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Being a Girl in this World

Young women and girls face multiple and complex barriers to education, gender equality and economic stability including the burden of domestic work from an early age, security issues, child marriage and poor sanitation. Globally, despite recent attention to their role in development, young women and girls continue to experience human rights violations, gender inequality, and exclusion from many gains made under the Millennium Development Goals (MDGs). Young women are too often subject to harmful practices, such as female genital mutilation (FGM) and child marriage, which increases their risk of maternal mortality or childbirth injury, HIV infection, and domestic violence. Young women from marginalised social groups, girls living without their parents, and displaced girls are particularly vulnerable to violence (UNICEF, 2010).

Not only do young women and girls face all this discrimination and high levels of vulnerabilities, but across the world, social attitudes, economic and cultural factors determine for many that it is more preferable having a boy child, a boy being viewed as the golden ticket. In this regard, the war against girls begins in the womb before she has even breathed her first pocket of air. For example, in Afghanistan, for economic and social reasons, many Afghan parents want to have a son. This preference has led to the long-standing tradition of Bacha Posh - disguising girls as boys.

Afghan families practising Bacha Posh, dress their girls up as boys (as opposed to traditional Afghan girl clothing) at a young age and present them to society as boys. The families do it for many reasons, especially shame at not having a male son and the need for a child to be able to work to help support the family. The Bacha Posh girl is allowed to work outside the home and have significantly more freedom in public, and finds it easier to attend school and get an education. This clearly highlights the difficulties that women generally face in Afghanistan, from not being able to access education, the constant social pressure to have a girl and the subsequent exclusion and disappointment at bringing a girl into the world rather than a boy.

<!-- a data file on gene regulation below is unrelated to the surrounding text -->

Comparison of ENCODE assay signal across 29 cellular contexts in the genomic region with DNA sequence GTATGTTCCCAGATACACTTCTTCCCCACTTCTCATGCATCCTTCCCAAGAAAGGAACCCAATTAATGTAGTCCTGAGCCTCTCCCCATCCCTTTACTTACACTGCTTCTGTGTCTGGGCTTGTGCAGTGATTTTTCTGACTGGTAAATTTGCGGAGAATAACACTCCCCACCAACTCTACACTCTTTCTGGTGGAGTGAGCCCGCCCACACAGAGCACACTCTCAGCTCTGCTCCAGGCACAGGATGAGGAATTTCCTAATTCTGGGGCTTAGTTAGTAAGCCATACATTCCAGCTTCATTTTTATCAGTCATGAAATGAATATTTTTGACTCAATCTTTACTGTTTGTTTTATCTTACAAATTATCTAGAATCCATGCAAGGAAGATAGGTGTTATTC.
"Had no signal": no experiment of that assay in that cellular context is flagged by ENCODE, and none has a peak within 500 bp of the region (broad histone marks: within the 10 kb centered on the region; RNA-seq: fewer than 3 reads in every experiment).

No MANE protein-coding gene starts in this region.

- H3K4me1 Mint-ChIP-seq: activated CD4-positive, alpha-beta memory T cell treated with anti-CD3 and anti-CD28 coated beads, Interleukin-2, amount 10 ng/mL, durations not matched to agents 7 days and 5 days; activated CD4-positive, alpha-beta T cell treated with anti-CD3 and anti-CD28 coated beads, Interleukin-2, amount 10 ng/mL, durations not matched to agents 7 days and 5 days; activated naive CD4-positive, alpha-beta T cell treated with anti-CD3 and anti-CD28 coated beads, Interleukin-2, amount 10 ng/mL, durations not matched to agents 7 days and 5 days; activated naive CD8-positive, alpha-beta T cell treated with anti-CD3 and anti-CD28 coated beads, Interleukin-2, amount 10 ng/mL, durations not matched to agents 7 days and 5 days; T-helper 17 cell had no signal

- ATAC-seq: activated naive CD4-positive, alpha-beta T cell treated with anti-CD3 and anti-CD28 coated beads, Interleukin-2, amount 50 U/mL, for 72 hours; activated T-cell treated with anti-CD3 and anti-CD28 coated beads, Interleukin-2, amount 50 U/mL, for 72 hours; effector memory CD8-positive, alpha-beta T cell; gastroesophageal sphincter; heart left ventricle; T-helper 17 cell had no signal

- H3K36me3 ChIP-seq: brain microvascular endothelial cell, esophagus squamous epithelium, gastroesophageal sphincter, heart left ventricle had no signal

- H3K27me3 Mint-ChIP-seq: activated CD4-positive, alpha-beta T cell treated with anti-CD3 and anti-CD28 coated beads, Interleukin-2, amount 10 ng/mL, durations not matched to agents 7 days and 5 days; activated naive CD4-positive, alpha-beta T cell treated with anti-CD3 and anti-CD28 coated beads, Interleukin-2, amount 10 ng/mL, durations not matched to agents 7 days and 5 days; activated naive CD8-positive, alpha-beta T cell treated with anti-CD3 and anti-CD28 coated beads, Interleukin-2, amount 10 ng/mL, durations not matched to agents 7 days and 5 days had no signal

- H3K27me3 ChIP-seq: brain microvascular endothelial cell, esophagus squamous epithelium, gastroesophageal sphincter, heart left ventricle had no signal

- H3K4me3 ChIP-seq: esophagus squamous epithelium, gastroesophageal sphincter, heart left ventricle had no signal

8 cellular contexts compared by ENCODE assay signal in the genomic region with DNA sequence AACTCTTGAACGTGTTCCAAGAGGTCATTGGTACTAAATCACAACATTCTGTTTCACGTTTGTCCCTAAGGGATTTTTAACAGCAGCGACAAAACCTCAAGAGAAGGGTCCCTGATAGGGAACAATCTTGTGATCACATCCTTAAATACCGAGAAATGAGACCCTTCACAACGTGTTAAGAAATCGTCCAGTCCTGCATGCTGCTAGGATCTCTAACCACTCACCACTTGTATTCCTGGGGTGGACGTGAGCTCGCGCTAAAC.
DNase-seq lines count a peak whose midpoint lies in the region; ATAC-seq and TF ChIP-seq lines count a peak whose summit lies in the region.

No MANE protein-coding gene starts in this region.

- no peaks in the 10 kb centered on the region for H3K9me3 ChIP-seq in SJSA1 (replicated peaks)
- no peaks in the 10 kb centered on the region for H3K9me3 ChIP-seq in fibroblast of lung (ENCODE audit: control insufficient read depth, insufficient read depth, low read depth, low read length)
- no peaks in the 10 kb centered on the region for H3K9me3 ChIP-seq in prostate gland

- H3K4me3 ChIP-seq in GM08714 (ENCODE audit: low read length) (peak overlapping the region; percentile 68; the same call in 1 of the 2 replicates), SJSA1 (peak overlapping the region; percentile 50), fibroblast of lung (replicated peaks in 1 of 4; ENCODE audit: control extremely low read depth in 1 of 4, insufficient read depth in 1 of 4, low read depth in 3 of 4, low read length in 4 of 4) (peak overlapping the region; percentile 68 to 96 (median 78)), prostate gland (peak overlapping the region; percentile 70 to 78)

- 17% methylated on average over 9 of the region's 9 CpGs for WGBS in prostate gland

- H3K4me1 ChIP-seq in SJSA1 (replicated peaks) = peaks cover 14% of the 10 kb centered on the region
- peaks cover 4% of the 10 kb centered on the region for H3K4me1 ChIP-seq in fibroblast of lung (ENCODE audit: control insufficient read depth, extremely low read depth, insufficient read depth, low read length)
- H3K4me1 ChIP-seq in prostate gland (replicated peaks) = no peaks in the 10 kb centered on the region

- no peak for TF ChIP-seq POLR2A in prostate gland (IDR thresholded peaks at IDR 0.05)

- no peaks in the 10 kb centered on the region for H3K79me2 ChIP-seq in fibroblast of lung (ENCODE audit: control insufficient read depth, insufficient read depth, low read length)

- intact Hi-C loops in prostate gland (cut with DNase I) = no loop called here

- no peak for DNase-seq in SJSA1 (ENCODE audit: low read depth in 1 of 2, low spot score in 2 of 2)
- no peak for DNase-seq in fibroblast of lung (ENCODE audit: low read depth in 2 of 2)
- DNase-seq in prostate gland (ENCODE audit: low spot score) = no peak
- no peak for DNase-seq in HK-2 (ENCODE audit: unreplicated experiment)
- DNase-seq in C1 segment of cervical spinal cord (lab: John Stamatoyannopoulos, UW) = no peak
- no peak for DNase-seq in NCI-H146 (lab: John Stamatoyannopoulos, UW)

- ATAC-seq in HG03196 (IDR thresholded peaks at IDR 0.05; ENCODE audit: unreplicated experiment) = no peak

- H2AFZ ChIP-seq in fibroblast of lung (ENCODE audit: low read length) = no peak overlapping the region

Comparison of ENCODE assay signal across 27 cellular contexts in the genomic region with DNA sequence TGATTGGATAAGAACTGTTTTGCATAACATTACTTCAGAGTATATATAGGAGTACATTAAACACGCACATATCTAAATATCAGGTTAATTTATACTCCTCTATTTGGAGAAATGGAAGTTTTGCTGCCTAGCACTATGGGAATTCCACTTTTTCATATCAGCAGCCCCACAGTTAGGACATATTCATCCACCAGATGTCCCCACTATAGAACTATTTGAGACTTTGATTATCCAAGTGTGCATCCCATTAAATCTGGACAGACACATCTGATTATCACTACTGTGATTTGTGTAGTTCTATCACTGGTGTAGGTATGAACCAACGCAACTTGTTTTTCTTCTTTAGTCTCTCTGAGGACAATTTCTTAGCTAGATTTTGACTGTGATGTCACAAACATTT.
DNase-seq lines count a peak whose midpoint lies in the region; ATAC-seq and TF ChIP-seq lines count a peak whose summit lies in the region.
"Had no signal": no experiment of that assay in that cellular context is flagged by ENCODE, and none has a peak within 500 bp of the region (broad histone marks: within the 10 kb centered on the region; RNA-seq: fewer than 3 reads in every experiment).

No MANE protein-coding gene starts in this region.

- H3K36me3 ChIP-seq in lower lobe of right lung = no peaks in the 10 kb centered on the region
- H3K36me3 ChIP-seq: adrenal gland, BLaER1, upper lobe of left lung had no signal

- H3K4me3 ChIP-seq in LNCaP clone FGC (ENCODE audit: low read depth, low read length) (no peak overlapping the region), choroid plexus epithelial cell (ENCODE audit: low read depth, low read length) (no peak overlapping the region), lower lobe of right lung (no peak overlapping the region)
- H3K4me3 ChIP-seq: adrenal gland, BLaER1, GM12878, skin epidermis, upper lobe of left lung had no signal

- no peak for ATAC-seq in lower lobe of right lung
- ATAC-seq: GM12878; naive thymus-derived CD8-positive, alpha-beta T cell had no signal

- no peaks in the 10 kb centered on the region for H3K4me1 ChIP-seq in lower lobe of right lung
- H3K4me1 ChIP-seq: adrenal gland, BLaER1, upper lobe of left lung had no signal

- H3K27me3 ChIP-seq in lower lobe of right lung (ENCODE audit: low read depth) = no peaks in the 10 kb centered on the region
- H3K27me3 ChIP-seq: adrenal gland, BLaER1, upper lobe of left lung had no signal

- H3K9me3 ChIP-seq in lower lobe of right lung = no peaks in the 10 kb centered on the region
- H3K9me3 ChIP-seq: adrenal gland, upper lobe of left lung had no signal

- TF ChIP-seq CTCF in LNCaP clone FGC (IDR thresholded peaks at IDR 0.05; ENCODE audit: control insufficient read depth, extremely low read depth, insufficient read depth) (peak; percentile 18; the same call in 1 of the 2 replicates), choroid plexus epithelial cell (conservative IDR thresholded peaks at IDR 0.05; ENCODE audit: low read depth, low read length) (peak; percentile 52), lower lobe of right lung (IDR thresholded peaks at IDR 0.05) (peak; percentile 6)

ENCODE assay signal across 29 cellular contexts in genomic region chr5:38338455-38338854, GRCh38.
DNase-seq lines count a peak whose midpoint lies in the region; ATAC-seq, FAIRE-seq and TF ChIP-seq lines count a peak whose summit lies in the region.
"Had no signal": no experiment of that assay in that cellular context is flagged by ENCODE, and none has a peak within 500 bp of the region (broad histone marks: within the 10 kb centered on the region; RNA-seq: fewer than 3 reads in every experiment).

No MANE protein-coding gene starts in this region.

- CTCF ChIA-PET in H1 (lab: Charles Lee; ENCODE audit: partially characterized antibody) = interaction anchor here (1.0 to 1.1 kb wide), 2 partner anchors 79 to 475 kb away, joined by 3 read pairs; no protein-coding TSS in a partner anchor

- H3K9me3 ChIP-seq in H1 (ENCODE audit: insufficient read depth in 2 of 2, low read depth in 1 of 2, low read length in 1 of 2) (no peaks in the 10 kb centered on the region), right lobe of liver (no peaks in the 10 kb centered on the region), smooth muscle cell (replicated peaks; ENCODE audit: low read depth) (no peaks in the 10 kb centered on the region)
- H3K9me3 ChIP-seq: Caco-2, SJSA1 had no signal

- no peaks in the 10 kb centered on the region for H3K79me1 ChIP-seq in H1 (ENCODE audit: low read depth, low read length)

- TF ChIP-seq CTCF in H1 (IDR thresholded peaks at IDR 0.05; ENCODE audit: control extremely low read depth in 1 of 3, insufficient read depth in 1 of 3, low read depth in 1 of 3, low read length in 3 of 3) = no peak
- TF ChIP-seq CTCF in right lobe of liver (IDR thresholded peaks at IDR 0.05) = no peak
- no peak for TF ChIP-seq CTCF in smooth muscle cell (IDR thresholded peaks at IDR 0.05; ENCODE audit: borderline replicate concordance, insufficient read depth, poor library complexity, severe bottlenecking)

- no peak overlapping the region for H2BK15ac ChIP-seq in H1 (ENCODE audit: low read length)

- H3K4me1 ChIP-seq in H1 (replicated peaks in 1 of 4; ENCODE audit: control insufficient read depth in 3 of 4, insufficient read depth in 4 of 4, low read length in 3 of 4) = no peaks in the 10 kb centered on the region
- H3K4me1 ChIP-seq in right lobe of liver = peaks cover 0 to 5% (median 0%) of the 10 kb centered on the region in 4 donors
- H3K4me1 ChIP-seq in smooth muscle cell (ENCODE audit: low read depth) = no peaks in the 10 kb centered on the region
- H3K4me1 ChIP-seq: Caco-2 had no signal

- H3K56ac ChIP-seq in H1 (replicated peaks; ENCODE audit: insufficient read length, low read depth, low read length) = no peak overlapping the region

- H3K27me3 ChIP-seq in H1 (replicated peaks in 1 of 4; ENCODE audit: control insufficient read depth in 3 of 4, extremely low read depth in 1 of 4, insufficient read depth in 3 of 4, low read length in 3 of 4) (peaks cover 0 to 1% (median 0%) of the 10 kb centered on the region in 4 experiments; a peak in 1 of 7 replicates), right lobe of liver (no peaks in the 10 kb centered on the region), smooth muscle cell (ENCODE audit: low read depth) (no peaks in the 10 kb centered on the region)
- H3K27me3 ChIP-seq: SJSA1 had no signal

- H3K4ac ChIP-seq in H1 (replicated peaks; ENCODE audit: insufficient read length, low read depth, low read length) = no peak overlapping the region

Sadly, Afghanistan is not an exception to the philosophy that a boy is the golden ticket. In many cultures, women, young women and girls who fail to produce a male child are excluded from society and viewed as barren. In China, the one child policy discriminates directly against baby girls and many expectant mothers are forced to have abortions by the birth planning officials (All Girls Allowed, 2011). The three words “It’s a Girl”, are often met with great sadness and disappointment, hence prenatal gender determination technology has become more widely used to assist in determining abortions, despite existing strict laws. Furthermore, a majority of baby girls are abandoned and left as orphans. In 2007, UNICEF reported that there were 17 million orphans aged 0-17 in China, most of who were girls.

The term gendercide is a relatively new concern facing the world today. The moral crimes of gender selected abortion penetrate humanity in everyway imaginable. Easy and affordable abortion and prenatal sex diagnostics permit parents to engineer the sex composition of their families — and by extension, of their societies. This therefore, leads to an unhealthy gender imbalance, with significant higher ratio levels of men to women (Eberstadt, 2011). Thus, resulting in increased demand for prostitution and an upsurge in the kidnapping and trafficking of women, young women and girls.

In India, the fact is that a deep-rooted cultural preference for sons remains (WHO, 2012). Dowry plays a pivotal role in this as the enormous expense in marrying off girls, can leave some families in huge debt. In contrast a boy, on the other hand, will one day bring home a bride and dowry. In almost all societies, great importance is placed on continuing a family’s lineage through the male heir.

It is argued that dowry expense and other economical factors (as well as cultural factors) contribute immensely towards child marriage. Child marriage allows parents to reduce family expenses by ensuring they have one less person to feed, clothe and educate. A dowry is often welcome income for poor families. Every year, an estimated 10 million girls aged under 18 are married worldwide with little or no say in the matter. In the developing world, one in seven girls are married before their 15th birthday and some child brides are as young as eight or nine (UNICEF, 2011).

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